The beginnings of a very nerdy and exciting walkshed analysis of Cincinnati’s transit network

July 9th, 2013

After more than a month spent casually fooling around with PgRouting, a network analysis extension for PostGIS, I finally have all the dependencies sorted out and the program successfully installed! Basically, this will enable calculations like finding the shortest path between two points, solving traveling salesman problems, and most interestingly for us, calculating the minimum cost/distance to any other point in the network. What all that means is that I can now make really cool maps like this that use actual street network topology rather than distance as-the-crow-flies to calculate travel times/distances.

Walking distance from the Ft. Wright transit hub

A depiction of the walking distance from the Ft Wright Transit Hub to anywhere, delimited with approximate one and ten mile bands(Just because I can!)

I promise you’ll have some very neat things to look at in the near future! I’d like to use this tool to finally get a solid idea of what areas around here are really accessible by convenient transit and not just seemingly adjacent to a line that’s either low-frequency or inaccessible by foot.

5 responses to “The beginnings of a very nerdy and exciting walkshed analysis of Cincinnati’s transit network”

  1. jonathan says:

    Very cool. I had a similar idea when I moved to Cincinnati. I wanted to understand where I could live and still get to work in 15 minutes. I would love to see this done for walking, biking, public transportation and driving. It looks like you have gone past just the idea stage.

  2. Tim Bender says:

    Really cool Nate. I spent a decent amount of time in OpenTripPlanner doing the same thing and have yet to see anyone who has done justice to the cost of transit frequencies in a static map.

    Simply people just want to look at a map and see how far they can go using transit. Well, it depends on what day of the week and what time of day. OTP allowed you to fudge a “within +/-[x] minutes of start time” but it still kept the user whimsically tied to a certain time of day.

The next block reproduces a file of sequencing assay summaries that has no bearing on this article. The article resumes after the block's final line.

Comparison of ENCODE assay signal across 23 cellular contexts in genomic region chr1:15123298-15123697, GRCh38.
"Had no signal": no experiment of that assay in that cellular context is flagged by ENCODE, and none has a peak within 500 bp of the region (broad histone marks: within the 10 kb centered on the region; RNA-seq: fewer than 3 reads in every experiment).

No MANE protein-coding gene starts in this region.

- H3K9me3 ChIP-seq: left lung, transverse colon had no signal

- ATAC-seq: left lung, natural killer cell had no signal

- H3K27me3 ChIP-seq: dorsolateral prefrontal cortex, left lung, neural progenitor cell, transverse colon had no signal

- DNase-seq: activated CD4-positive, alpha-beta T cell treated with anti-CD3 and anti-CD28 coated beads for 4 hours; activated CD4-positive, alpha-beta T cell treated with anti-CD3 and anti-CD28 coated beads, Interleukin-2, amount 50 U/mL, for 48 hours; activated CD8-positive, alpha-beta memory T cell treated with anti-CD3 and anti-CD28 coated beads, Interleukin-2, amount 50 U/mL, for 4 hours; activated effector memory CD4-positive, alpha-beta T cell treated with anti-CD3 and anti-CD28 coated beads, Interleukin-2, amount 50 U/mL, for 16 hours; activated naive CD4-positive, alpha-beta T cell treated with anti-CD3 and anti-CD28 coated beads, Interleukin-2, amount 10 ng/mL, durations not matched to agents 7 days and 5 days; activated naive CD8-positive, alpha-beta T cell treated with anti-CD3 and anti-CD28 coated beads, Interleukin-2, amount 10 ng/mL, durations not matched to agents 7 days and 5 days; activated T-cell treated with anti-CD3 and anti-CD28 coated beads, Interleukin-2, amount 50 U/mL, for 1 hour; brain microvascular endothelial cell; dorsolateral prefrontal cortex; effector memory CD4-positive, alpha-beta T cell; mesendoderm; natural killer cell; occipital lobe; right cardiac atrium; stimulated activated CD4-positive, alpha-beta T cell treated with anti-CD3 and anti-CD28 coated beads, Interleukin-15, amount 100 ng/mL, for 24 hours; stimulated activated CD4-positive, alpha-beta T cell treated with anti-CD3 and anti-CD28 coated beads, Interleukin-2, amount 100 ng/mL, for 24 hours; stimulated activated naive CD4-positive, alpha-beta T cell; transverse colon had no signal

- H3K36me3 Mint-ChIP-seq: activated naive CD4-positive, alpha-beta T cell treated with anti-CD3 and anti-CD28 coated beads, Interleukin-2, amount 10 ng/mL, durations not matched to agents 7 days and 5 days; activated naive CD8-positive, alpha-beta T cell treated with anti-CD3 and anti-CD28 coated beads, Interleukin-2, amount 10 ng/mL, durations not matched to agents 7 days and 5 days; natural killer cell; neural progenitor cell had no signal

If your in-vehicle travel time on Route X for a particular trip is 15 minutes, but Route X has 60-minute headways all day, then your average trip travel time will be 45 minutes (1/2 x 60min + 15min). People need to see 45 minutes on average, not 15 minutes best-case-scenario. I’m not sure that OTP had the capability to visualize large periods of a day like this. But it should, and maybe PgRouting will allow this.

    Good luck. Would love to see more examples, and it would be amazing if you post documentation on implementation.

  3. Peter says:

    Did you ever figure out how to make PgRouting give you something back that looks like a travel shed? I’ve found it easy to find the distance between two points, but gave up a year or two ago when I tried to do a service area analysis with it.

    • Nate Wessel says:

      I did! Though not for transit just yet.

      The closest I’ve come to what I suspect you might be looking for is to use the pgr_driving_distance() function on each of a set of points that define access to something. This could be grocery stores(access to food) or transit stops(literal access to the transit system) or whatever. The basic idea is to loop through these points and
      1) select the nearest node in your network to that point. This is not super-accurate at large scales, but there are clearly are better ways to do it which i won’t get into. For small scales, this has been good enough for me.
      2) calculate the distance from that node to all others within a certain distance, say 1 mile.
      3) insert those nodes (those within one mile) and their minimum distance from their origin into another table.

      Once you’ve looped through all the access point nodes and saved the results, you simply run a query on the table you’ve been inserting into that selects the minimum cost for each identical node(of which there will be many if there is much overlap), and that node’s geometry. SELECT MIN(cost), geometry, FROM x GROUP BY geometry;

      From there, you’ve got each node in the network that is within one mile of an access point, and it’s distance to the nearest access point. And then it’s just a cartographic problem :-)